Letters of credit are no longer being issued, except for essential food and medicines, causing a backlog of thousands of shipping containers at a Karachi port stuffed with stock the country can no longer afford.

Sajid Amin, a senior official at the Sustainable Development Policy Institute, a research institute in Islamabad, said Sharif’s statement revealed the depth of the challenges facing the economy.

“Without any doubt, the economic situation is tough. Pakistan is facing multiple crises, including balance of payment crisis, political instability – issues which have delayed decision making from government,” he told Al Jazeera. Amin further said that the delays in the last few IMF reviews have led to increased uncertainty and panic in the market.

“Two of the major IMF conditions, market-determined exchange rate and petrol price increase, are majorly met already. The talks are now more focused on how to meet Pakistan’s circular debt target in the power sector. The fund has not accepted the government’s plan and has asked for a revised plan to deal with the circular debt problem,” he added.

Uzair Younus, director of the Pakistan Initiative at the Atlantic Council’s South Asia Center said that the major hurdle in the IMF negotiations seemed to be the scale and pace of actions required to reduce the fiscal deficit and circular debt. He noted that the IMF’s terms did not seem unreasonable, especially considering the number of times Pakistan has reneged on promises.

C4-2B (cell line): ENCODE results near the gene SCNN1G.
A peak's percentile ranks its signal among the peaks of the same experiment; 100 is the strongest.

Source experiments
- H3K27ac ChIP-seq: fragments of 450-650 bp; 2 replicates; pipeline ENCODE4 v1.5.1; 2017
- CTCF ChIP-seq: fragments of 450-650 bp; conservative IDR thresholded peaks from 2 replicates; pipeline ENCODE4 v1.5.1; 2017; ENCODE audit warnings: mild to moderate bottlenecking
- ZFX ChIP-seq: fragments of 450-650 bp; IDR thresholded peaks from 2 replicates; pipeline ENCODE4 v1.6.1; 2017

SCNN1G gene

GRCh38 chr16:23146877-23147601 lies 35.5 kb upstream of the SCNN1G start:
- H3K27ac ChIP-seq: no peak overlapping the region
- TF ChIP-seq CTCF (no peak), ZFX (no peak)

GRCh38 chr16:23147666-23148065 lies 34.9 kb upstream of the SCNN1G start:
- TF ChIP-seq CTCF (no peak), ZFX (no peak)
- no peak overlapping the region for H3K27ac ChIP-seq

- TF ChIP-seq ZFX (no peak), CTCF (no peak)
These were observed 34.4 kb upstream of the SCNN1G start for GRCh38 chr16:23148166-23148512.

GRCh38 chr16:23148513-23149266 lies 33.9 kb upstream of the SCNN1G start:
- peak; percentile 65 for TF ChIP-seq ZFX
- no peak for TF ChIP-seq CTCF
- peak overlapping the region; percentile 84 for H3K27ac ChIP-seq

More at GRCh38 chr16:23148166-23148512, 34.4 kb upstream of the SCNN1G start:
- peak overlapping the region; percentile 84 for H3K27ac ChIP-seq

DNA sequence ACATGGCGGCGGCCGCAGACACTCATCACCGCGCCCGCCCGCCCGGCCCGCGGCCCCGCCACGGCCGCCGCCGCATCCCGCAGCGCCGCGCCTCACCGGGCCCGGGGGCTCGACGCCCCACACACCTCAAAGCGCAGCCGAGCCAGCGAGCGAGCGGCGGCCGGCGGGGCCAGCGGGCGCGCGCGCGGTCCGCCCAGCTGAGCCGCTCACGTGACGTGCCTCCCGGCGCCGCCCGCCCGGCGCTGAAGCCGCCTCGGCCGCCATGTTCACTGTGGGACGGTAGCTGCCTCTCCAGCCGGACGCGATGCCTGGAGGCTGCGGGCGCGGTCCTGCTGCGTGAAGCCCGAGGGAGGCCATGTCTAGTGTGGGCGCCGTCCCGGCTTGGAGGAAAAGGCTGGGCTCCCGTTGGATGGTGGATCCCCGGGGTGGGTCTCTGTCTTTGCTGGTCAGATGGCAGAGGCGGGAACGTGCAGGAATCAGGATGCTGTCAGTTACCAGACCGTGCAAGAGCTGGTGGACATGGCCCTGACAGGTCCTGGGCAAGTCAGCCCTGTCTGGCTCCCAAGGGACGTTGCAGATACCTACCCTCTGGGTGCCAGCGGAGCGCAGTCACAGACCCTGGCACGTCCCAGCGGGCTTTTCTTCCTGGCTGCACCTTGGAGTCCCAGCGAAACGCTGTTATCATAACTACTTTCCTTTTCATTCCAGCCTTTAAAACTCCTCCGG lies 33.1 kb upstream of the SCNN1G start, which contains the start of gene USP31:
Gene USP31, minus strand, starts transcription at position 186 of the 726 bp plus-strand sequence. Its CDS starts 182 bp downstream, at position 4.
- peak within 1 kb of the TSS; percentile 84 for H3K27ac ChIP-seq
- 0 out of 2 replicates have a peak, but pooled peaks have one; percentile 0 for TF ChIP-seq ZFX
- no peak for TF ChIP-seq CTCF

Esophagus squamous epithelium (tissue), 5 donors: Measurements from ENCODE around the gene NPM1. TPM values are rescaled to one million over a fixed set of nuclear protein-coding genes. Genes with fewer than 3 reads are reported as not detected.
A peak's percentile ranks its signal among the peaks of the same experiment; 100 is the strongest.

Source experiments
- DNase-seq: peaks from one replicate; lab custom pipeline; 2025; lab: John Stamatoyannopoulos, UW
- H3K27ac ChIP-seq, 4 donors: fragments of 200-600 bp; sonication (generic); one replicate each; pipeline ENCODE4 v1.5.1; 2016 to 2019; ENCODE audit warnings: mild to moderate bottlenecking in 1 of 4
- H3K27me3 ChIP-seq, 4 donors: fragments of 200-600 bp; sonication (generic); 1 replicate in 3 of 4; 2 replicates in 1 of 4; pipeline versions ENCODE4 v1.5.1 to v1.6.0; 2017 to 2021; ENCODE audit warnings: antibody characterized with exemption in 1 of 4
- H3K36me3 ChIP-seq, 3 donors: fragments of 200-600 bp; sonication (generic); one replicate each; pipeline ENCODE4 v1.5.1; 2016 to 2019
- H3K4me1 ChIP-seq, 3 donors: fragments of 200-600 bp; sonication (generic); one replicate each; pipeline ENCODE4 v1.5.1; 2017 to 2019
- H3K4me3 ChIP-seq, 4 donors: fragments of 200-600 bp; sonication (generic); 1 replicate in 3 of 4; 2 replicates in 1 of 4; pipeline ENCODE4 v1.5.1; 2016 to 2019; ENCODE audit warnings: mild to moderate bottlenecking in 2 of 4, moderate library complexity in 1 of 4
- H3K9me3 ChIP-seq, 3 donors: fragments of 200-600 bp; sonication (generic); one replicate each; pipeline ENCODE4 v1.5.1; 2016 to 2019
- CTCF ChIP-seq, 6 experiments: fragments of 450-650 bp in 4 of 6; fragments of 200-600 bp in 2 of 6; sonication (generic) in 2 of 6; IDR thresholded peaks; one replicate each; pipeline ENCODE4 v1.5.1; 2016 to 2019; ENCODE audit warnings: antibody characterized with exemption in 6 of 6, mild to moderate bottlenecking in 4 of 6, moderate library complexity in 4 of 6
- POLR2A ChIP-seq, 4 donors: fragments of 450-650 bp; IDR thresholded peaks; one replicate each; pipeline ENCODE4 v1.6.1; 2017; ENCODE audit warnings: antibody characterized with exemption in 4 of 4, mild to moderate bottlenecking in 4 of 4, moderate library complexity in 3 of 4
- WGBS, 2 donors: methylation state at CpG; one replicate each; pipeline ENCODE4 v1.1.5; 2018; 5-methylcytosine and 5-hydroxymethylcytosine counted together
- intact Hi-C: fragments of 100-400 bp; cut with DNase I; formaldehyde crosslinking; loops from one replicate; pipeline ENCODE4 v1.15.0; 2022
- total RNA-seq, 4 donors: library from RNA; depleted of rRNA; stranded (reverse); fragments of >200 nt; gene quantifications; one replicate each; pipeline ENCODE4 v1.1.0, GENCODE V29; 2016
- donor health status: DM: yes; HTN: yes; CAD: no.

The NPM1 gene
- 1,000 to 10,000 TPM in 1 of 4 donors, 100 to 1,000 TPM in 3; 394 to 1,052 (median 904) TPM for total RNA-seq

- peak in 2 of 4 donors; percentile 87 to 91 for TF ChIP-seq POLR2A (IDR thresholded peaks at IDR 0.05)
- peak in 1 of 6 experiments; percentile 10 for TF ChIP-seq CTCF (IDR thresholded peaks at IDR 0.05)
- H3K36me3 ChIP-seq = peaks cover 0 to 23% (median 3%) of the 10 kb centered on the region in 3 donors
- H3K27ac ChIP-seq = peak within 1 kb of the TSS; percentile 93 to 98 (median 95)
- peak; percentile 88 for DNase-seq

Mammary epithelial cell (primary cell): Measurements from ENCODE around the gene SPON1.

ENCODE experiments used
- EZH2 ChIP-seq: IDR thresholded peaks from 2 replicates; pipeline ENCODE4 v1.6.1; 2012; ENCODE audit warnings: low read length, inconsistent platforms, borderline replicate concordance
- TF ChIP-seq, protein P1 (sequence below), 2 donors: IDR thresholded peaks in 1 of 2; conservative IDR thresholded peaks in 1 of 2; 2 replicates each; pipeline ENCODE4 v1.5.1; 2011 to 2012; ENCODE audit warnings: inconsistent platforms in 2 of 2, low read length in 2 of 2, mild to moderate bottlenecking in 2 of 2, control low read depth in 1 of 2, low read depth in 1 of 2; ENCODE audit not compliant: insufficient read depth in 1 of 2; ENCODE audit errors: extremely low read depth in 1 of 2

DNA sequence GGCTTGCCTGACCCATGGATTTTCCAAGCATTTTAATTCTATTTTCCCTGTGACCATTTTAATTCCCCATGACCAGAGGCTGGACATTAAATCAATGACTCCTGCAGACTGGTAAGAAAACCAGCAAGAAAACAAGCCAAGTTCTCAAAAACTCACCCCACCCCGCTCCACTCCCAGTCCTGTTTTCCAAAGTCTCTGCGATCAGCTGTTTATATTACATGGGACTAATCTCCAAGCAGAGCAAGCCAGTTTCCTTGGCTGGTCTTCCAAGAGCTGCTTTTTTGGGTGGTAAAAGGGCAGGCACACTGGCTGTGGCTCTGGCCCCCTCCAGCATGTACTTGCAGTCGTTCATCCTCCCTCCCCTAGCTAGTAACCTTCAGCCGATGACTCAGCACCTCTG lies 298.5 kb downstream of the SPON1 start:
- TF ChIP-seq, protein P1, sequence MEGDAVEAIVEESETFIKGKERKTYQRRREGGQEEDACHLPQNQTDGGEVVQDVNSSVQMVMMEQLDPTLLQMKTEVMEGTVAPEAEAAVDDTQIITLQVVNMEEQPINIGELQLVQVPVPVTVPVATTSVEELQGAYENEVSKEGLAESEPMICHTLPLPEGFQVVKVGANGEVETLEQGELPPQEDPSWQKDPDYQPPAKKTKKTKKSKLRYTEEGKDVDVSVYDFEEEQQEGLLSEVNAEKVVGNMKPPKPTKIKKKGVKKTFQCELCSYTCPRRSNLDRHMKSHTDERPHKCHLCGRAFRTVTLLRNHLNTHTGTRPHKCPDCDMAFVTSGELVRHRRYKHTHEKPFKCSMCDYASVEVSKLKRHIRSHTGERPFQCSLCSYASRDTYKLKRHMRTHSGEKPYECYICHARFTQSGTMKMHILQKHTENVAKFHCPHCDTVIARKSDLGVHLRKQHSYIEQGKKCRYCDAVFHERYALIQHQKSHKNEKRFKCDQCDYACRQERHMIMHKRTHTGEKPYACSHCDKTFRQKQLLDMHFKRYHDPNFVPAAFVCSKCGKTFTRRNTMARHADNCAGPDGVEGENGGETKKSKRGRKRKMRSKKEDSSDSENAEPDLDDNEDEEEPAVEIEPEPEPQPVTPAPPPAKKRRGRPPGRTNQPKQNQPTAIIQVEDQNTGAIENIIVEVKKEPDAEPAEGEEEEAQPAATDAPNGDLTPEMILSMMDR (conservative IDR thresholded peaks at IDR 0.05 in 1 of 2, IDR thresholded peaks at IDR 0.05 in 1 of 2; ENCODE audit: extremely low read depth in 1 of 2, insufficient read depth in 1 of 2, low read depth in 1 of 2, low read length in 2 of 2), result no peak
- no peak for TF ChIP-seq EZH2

“A key issue that remains is the increase in electricity prices and a credible plan to reduce the circular debt. Pakistan has paused these increases for several months, citing floods and other challenges. The IMF wants a rapid increase in rates to reduce the circular deficit, but the government wants to stagger these increases,” the Washington, DC-based analyst told Al Jazeera.

It was no surprise that the IMF was not eager to agree to a staggered approach, given that Pakistan did not have much credibility left when it comes to following through on its agreements, Younus added.

Amin said that given the precarious economic situation in the country, the government must do whatever it takes to get the IMF on board.

“The government must understand, and I think it does understand to some extent, that inflationary pressure and other costs are much higher than the costs of IMF conditions. I think this statement, therefore, may be preparing ground and making people ready for tough measures that the government is going to take to meet the IMF conditions.”

The tumbling economy mirrored the country’s political chaos, with former Prime Minister Imran Khan heaping pressure on the governing coalition in his bid for early elections while his popularity remains high.

Khan, who was removed last year in a no-confidence motion, negotiated a multibillion-dollar loan package from the IMF in 2019.

But he reneged on promises to cut subsidies and market interventions that had cushioned the cost-of-living crisis, causing the programme to stall.

It has been a common pattern in Pakistan, where most people live in rural poverty, with more than two dozen IMF deals brokered and then broken over the decades.